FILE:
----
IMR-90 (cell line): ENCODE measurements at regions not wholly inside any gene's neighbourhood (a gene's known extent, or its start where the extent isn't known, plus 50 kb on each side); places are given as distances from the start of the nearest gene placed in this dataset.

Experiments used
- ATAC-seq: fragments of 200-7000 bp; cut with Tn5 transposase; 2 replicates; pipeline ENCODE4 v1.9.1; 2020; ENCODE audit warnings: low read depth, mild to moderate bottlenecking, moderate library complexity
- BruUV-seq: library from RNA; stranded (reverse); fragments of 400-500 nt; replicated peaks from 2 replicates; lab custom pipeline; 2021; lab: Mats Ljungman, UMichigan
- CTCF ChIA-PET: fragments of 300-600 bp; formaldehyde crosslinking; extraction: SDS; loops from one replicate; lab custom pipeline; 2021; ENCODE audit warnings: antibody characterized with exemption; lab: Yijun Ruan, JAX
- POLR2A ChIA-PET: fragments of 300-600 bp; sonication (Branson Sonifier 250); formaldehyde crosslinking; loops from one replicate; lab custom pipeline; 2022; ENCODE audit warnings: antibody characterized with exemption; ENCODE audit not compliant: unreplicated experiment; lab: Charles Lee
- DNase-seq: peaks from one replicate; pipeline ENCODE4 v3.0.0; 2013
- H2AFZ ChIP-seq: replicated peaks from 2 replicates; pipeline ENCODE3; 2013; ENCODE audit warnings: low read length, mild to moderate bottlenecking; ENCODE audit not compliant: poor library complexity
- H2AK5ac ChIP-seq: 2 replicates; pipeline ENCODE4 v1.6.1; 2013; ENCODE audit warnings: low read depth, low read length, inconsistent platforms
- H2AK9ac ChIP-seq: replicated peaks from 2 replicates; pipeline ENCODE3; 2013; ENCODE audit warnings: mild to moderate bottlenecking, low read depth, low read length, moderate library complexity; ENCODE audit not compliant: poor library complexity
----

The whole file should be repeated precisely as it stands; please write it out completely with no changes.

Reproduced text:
IMR-90 (cell line): ENCODE measurements at regions not wholly inside any gene's neighbourhood (a gene's known extent, or its start where the extent isn't known, plus 50 kb on each side); places are given as distances from the start of the nearest gene placed in this dataset.

Experiments used
- ATAC-seq: fragments of 200-7000 bp; cut with Tn5 transposase; 2 replicates; pipeline ENCODE4 v1.9.1; 2020; ENCODE audit warnings: low read depth, mild to moderate bottlenecking, moderate library complexity
- BruUV-seq: library from RNA; stranded (reverse); fragments of 400-500 nt; replicated peaks from 2 replicates; lab custom pipeline; 2021; lab: Mats Ljungman, UMichigan
- CTCF ChIA-PET: fragments of 300-600 bp; formaldehyde crosslinking; extraction: SDS; loops from one replicate; lab custom pipeline; 2021; ENCODE audit warnings: antibody characterized with exemption; lab: Yijun Ruan, JAX
- POLR2A ChIA-PET: fragments of 300-600 bp; sonication (Branson Sonifier 250); formaldehyde crosslinking; loops from one replicate; lab custom pipeline; 2022; ENCODE audit warnings: antibody characterized with exemption; ENCODE audit not compliant: unreplicated experiment; lab: Charles Lee
- DNase-seq: peaks from one replicate; pipeline ENCODE4 v3.0.0; 2013
- H2AFZ ChIP-seq: replicated peaks from 2 replicates; pipeline ENCODE3; 2013; ENCODE audit warnings: low read length, mild to moderate bottlenecking; ENCODE audit not compliant: poor library complexity
- H2AK5ac ChIP-seq: 2 replicates; pipeline ENCODE4 v1.6.1; 2013; ENCODE audit warnings: low read depth, low read length, inconsistent platforms
- H2AK9ac ChIP-seq: replicated peaks from 2 replicates; pipeline ENCODE3; 2013; ENCODE audit warnings: mild to moderate bottlenecking, low read depth, low read length, moderate library complexity; ENCODE audit not compliant: poor library complexity